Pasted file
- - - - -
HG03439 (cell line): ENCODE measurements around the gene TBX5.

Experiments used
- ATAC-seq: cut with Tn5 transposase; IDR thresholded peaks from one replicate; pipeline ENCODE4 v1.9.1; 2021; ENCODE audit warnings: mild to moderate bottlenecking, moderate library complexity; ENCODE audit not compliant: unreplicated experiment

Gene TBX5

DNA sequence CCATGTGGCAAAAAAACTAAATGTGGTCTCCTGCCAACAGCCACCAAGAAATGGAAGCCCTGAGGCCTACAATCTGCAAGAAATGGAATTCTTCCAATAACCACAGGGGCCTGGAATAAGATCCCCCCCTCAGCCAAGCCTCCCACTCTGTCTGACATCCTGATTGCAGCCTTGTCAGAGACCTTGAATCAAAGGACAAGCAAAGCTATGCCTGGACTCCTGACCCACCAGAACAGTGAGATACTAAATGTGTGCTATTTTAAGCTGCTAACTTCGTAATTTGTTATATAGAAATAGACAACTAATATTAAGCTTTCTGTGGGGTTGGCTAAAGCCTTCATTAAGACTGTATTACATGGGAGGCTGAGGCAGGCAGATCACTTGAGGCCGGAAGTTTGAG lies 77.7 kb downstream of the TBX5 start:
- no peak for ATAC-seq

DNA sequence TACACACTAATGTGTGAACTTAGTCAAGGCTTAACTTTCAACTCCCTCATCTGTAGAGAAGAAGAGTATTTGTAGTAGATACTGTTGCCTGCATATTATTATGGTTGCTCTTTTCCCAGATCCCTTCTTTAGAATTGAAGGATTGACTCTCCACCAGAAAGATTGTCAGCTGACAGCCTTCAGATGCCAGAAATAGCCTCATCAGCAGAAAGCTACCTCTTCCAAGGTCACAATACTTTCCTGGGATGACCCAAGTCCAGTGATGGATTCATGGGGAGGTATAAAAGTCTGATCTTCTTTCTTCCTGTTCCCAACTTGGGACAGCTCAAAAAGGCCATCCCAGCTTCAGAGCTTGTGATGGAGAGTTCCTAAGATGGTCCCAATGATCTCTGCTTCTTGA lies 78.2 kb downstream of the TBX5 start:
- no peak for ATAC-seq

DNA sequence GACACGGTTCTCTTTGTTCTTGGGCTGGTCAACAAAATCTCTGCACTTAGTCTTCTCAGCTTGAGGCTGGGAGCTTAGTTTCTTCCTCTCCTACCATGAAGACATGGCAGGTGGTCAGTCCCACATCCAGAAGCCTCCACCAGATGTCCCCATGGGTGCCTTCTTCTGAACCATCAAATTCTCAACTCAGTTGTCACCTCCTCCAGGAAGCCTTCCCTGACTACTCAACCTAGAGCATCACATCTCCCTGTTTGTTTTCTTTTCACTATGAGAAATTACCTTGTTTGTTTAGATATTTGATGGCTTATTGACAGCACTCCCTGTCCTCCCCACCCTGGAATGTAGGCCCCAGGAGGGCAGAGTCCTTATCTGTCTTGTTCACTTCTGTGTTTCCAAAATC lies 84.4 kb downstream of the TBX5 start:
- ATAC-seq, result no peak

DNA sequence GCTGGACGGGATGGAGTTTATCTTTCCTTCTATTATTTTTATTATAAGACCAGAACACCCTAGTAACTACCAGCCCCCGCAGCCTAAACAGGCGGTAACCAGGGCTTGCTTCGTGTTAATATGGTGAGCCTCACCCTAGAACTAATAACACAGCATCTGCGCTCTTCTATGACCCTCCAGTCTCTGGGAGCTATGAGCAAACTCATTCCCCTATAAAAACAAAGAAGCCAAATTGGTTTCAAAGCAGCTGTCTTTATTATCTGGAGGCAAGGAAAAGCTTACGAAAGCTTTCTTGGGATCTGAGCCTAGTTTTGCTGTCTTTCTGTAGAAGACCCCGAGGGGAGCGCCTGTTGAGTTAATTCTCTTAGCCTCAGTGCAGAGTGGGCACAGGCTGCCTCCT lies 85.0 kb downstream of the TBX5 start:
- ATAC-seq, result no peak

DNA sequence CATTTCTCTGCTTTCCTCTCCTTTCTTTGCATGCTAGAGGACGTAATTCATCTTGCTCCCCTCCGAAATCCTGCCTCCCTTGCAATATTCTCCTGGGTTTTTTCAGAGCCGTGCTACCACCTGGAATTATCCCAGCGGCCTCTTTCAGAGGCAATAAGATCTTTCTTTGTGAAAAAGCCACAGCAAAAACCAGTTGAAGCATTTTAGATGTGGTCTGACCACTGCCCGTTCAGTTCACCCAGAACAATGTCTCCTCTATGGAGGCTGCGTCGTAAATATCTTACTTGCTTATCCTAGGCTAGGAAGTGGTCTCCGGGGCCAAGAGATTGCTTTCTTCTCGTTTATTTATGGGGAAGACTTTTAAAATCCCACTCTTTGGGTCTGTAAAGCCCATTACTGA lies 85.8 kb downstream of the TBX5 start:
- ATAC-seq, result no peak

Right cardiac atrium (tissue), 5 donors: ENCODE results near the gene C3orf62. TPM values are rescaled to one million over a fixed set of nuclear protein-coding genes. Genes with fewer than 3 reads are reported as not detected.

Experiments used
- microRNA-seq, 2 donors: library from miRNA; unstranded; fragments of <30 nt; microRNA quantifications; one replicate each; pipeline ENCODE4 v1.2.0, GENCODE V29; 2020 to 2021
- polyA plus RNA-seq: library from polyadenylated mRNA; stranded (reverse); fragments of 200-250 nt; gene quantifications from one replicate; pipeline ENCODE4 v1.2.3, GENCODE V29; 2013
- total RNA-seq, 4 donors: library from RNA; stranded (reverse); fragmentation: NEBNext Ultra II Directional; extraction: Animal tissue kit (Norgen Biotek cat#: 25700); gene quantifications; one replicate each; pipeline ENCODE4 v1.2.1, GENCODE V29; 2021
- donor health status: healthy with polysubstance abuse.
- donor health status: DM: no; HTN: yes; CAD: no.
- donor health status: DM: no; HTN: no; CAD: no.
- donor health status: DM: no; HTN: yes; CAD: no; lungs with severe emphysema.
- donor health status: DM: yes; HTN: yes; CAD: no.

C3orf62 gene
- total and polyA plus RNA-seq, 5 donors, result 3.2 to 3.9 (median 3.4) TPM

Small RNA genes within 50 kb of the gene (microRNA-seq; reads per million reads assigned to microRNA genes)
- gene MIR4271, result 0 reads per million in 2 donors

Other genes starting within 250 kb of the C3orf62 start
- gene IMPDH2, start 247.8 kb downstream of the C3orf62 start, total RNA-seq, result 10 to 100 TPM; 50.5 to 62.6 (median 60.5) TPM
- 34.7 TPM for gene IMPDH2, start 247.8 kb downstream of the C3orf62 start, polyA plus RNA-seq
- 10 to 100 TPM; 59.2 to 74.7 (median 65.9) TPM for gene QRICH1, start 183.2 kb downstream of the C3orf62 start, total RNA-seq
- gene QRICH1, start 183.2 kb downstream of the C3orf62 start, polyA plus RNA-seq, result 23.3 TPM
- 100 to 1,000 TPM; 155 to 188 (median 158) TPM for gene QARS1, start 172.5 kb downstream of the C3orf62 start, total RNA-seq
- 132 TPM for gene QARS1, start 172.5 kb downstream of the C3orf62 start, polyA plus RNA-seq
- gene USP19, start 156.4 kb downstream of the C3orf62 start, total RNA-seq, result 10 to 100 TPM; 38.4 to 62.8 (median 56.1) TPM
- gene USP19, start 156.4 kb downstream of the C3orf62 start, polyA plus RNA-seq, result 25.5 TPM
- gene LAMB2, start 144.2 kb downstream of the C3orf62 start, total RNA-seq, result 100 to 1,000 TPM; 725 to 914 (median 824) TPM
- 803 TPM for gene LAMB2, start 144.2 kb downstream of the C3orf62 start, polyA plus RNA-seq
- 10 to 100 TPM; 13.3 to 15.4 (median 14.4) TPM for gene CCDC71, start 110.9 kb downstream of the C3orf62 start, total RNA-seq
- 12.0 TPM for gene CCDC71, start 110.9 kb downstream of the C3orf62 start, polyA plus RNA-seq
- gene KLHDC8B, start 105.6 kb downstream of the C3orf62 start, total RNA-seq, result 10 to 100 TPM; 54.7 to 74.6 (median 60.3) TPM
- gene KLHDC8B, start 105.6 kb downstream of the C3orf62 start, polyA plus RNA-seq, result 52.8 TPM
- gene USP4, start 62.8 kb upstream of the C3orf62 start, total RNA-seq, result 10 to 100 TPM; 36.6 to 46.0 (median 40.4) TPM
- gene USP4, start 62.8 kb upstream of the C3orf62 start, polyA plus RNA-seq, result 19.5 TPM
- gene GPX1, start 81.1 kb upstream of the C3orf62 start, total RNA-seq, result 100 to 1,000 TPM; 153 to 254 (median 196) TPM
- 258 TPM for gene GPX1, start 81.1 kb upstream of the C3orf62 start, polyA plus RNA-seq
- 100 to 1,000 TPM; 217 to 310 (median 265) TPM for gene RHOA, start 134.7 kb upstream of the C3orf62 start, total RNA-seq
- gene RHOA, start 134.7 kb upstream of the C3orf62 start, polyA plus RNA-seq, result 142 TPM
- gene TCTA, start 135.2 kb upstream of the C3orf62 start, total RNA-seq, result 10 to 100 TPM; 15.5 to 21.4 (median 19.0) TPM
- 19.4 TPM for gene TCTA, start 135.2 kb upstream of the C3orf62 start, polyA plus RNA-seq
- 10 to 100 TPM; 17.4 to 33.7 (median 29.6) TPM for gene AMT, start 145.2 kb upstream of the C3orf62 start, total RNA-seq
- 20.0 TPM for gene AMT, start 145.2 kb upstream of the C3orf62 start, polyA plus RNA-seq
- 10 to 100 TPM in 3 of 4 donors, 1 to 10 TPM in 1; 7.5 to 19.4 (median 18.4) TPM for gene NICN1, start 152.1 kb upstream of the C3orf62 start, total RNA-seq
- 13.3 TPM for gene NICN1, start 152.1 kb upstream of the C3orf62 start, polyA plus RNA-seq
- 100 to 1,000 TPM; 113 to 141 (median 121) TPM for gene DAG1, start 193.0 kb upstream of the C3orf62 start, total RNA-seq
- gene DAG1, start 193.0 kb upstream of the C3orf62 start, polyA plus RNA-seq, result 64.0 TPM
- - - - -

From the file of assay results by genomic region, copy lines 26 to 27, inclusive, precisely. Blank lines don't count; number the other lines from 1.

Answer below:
- total and polyA plus RNA-seq, 5 donors, result 3.2 to 3.9 (median 3.4) TPM

Small RNA genes within 50 kb of the gene (microRNA-seq; reads per million reads assigned to microRNA genes)